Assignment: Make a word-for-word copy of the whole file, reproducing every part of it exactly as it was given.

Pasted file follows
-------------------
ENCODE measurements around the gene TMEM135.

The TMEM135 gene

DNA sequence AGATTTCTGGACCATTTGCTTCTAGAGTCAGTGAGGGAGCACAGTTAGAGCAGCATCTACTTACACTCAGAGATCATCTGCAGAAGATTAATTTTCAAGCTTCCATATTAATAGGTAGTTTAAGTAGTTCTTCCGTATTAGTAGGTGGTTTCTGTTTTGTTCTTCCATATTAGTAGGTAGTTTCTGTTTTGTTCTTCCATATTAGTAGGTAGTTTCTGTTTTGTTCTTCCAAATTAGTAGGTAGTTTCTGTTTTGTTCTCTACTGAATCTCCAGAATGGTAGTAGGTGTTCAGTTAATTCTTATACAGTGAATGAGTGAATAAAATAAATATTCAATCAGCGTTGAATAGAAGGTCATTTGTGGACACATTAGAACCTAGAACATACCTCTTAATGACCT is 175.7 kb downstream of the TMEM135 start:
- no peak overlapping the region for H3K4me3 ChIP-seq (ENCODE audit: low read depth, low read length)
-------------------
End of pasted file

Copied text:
ENCODE measurements around the gene TMEM135.

The TMEM135 gene

DNA sequence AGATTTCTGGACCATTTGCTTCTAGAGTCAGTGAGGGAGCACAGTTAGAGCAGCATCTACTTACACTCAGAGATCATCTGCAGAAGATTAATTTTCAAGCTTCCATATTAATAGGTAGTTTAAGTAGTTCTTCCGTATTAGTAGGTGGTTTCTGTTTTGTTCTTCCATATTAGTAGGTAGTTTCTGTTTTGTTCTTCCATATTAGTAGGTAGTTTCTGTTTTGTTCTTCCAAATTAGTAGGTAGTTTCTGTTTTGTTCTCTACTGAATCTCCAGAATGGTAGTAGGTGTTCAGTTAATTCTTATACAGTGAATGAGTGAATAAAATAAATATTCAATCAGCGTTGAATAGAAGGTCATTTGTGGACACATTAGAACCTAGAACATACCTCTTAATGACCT is 175.7 kb downstream of the TMEM135 start:
- no peak overlapping the region for H3K4me3 ChIP-seq (ENCODE audit: low read depth, low read length)